2. Applications experts and/or developers; the folks that program/develop/ and maintain applications to fit the needs of the business.
  3. Datacenter people who design and maintain servers, storage, virtualization, backups, replication, disaster recovery, anti-virus and anti-malware solutions, and help plot the course for any cloud-based adoption.
  4. Network folks who maintain wireless networks, wired networks, software-defined networks (SDN), firewalls, content filtering, and keep things safely talking with one another in general.
  5. People that are what I will call “specialists”. Different companies need some or all of these at varying levels depending upon your business model, including database administrators, IT security officers, analytics/reporting/data engineers, phone or collaboration engineers, and physical security engineers.

Plot a Course Forward

It is not common for corporations, public entities, universities, or school districts to be able to consistently maintain internal teams of this size and complexity. Since the first 4 types listed above are always needed and it is common that elements of the 5th type are also needed, our strongest recommendation is to focus on what you are consistently capable and effective at delivering within your internal IT team and partner with a trusted advisor-type partners for balance. Determine the true skill level and availability of your internal team, getting outside unbiased help with that analysis if needed. Then plot out where you have gaps or concerns that will keep IT from effectively serving the needs of the business and get outside help for those areas. Focus on your internal team providing for the strategic needs of the business first and at all costs, and work with a partner, if needed, for the table stakes type requirements like infrastructure maintenance. We oftentimes see rural corporations or school districts that struggle to keep skilled and dedicated internal IT staff. If they hire talented IT professionals, that person typically doesn’t stay long. Consider that working with a Managed Services partner like Encore Technology Group to fulfill one or more of the five IT areas above typically enables you to take advantage of a whole team of professionals for the price of a single new hire.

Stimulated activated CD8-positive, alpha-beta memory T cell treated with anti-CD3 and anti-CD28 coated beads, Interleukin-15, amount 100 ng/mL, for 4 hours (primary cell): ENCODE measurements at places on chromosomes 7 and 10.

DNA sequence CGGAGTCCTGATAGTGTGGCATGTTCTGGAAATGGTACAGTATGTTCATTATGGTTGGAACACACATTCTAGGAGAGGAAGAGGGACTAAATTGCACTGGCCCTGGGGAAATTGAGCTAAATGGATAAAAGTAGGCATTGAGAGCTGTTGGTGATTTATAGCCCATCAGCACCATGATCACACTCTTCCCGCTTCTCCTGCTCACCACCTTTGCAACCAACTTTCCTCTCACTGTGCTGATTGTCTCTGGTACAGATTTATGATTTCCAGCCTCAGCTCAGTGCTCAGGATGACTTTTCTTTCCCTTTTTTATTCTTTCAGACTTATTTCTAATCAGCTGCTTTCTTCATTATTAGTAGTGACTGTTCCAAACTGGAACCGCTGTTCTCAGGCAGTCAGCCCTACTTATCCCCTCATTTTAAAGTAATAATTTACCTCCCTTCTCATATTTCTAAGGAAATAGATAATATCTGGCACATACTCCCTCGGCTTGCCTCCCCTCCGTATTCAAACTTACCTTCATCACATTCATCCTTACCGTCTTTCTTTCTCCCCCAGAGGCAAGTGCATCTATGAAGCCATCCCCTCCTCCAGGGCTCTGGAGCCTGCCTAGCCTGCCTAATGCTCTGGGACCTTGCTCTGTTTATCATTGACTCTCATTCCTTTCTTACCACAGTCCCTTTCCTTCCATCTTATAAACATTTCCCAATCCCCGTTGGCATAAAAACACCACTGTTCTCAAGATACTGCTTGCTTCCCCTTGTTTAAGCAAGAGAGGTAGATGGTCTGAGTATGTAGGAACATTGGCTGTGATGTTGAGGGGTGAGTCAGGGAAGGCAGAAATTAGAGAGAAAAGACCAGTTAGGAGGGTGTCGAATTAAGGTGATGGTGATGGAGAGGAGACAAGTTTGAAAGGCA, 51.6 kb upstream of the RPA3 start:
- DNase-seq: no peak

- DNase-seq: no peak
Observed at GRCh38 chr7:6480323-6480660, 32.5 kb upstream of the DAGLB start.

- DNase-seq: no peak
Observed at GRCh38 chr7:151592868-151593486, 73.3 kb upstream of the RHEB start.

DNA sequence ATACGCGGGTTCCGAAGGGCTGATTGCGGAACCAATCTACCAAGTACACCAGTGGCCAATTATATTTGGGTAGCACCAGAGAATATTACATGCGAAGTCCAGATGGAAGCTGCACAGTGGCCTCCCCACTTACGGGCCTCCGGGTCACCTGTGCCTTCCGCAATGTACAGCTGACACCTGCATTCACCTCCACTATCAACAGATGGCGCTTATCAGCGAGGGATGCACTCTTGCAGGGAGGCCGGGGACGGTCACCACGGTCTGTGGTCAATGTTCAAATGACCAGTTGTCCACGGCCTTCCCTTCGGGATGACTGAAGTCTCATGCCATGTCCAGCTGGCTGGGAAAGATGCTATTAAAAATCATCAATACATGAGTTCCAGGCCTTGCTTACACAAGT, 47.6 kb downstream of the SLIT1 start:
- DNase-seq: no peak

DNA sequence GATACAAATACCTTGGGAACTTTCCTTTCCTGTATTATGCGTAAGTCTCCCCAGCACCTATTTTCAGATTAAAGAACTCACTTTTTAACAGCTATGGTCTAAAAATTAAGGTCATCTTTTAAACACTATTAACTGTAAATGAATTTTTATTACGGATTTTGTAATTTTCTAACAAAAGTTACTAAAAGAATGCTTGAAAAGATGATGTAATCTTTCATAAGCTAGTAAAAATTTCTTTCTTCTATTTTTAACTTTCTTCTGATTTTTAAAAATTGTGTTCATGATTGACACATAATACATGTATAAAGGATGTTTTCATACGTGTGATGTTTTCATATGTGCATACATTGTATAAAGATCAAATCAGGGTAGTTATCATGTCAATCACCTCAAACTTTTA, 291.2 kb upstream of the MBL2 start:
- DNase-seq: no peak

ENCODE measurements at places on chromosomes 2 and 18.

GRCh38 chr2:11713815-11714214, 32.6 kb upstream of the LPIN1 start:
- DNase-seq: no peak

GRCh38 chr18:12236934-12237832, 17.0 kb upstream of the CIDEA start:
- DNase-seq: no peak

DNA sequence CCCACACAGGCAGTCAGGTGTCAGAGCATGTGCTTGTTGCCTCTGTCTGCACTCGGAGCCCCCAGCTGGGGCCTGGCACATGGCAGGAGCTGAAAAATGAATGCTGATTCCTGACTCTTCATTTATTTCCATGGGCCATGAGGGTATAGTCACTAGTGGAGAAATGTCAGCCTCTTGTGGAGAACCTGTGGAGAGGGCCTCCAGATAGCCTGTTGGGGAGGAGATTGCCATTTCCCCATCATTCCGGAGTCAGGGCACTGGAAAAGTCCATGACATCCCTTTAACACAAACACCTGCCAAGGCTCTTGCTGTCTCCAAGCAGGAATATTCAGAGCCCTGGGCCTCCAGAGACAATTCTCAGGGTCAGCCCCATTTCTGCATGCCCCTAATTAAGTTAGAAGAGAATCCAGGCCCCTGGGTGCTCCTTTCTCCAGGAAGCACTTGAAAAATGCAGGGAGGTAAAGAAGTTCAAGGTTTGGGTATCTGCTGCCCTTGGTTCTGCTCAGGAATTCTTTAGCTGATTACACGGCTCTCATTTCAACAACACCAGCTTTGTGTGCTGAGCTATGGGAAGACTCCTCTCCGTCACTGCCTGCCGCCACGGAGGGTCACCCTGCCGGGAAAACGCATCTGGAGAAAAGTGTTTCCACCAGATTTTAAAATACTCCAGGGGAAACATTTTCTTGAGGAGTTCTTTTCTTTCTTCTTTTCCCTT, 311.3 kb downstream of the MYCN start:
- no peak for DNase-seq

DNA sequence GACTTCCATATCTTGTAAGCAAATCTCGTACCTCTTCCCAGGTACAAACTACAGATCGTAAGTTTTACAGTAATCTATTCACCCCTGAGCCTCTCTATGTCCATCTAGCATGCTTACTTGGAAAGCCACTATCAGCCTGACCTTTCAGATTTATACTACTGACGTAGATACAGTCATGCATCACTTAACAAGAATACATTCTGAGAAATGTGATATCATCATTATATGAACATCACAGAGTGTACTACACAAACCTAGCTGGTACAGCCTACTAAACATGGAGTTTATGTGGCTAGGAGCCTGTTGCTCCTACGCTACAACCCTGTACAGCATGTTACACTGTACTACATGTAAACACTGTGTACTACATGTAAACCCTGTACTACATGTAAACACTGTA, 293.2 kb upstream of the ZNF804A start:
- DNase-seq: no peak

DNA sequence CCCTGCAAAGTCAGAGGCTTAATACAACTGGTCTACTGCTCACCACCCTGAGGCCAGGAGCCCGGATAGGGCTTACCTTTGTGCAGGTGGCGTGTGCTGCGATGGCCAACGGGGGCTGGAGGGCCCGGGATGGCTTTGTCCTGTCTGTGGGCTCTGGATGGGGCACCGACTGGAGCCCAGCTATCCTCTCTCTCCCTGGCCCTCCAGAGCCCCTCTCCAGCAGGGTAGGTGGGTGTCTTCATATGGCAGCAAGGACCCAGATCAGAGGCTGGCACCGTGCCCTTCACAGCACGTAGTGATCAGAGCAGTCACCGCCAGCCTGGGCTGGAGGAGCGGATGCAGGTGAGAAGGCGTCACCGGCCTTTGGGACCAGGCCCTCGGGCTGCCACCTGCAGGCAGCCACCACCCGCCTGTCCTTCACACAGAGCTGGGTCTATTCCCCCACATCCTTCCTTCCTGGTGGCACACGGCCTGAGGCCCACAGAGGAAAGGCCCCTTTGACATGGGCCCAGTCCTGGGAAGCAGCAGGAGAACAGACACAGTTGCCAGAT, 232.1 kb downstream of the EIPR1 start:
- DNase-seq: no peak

Keeping the IT Team Happy

A skilled and effective internal IT team can be one of your biggest assets. It is important to keep these types of resources happy and fulfilled. We oftentimes see that the best performers with the most skill are extensively over-burdened because these players can quickly handle whatever you throw at them. Please consider:

  • Getting these resources help to strike a better work/life balance
  • Investing in training to give them the skills to be more effective
  • Including them in business planning: get their advice and plot a course for their career trajectory

The Best Mix

The best team includes a mix of a fulfilled, respected, valued, and trained internal members who are supported by trusted partners that look out for their best interest and that of the company. In that scenario, everybody wins.